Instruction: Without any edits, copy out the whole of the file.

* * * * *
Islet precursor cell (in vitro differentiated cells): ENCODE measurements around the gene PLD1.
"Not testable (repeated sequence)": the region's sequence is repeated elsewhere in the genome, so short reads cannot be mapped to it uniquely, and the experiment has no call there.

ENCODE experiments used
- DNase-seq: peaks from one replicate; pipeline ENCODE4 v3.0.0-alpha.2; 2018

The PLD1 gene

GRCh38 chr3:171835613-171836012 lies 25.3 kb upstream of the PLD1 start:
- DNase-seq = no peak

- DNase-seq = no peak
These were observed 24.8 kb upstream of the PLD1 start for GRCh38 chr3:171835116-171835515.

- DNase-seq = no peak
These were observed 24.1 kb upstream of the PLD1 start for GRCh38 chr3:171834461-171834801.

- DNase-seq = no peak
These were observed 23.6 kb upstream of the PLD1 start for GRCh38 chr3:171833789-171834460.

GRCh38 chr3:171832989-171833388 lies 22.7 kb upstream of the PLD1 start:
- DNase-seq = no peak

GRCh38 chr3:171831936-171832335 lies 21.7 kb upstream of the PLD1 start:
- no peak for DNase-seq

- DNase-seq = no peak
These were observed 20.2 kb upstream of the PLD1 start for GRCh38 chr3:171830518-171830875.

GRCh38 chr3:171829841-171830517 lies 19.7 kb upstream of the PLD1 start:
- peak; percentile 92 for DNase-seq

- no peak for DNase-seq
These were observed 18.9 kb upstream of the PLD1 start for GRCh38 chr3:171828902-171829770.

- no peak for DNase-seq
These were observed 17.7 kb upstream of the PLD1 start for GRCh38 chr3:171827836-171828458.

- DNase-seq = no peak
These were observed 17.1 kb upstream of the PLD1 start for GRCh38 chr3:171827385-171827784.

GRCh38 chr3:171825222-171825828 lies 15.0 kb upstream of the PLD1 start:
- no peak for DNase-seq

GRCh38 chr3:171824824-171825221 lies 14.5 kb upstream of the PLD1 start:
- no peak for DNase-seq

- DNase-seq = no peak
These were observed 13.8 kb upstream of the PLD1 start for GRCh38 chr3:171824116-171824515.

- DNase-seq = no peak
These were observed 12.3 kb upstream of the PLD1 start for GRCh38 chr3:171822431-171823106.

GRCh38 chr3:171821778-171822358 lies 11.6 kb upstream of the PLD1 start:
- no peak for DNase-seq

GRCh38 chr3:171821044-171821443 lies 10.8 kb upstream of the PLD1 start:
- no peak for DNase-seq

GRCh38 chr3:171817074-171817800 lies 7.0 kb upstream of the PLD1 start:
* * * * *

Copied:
Islet precursor cell (in vitro differentiated cells): ENCODE measurements around the gene PLD1.
"Not testable (repeated sequence)": the region's sequence is repeated elsewhere in the genome, so short reads cannot be mapped to it uniquely, and the experiment has no call there.

ENCODE experiments used
- DNase-seq: peaks from one replicate; pipeline ENCODE4 v3.0.0-alpha.2; 2018

The PLD1 gene

GRCh38 chr3:171835613-171836012 lies 25.3 kb upstream of the PLD1 start:
- DNase-seq = no peak

- DNase-seq = no peak
These were observed 24.8 kb upstream of the PLD1 start for GRCh38 chr3:171835116-171835515.

- DNase-seq = no peak
These were observed 24.1 kb upstream of the PLD1 start for GRCh38 chr3:171834461-171834801.

- DNase-seq = no peak
These were observed 23.6 kb upstream of the PLD1 start for GRCh38 chr3:171833789-171834460.

GRCh38 chr3:171832989-171833388 lies 22.7 kb upstream of the PLD1 start:
- DNase-seq = no peak

GRCh38 chr3:171831936-171832335 lies 21.7 kb upstream of the PLD1 start:
- no peak for DNase-seq

- DNase-seq = no peak
These were observed 20.2 kb upstream of the PLD1 start for GRCh38 chr3:171830518-171830875.

GRCh38 chr3:171829841-171830517 lies 19.7 kb upstream of the PLD1 start:
- peak; percentile 92 for DNase-seq

- no peak for DNase-seq
These were observed 18.9 kb upstream of the PLD1 start for GRCh38 chr3:171828902-171829770.

- no peak for DNase-seq
These were observed 17.7 kb upstream of the PLD1 start for GRCh38 chr3:171827836-171828458.

- DNase-seq = no peak
These were observed 17.1 kb upstream of the PLD1 start for GRCh38 chr3:171827385-171827784.

GRCh38 chr3:171825222-171825828 lies 15.0 kb upstream of the PLD1 start:
- no peak for DNase-seq

GRCh38 chr3:171824824-171825221 lies 14.5 kb upstream of the PLD1 start:
- no peak for DNase-seq

- DNase-seq = no peak
These were observed 13.8 kb upstream of the PLD1 start for GRCh38 chr3:171824116-171824515.

- DNase-seq = no peak
These were observed 12.3 kb upstream of the PLD1 start for GRCh38 chr3:171822431-171823106.

GRCh38 chr3:171821778-171822358 lies 11.6 kb upstream of the PLD1 start:
- no peak for DNase-seq

GRCh38 chr3:171821044-171821443 lies 10.8 kb upstream of the PLD1 start:
- no peak for DNase-seq

GRCh38 chr3:171817074-171817800 lies 7.0 kb upstream of the PLD1 start: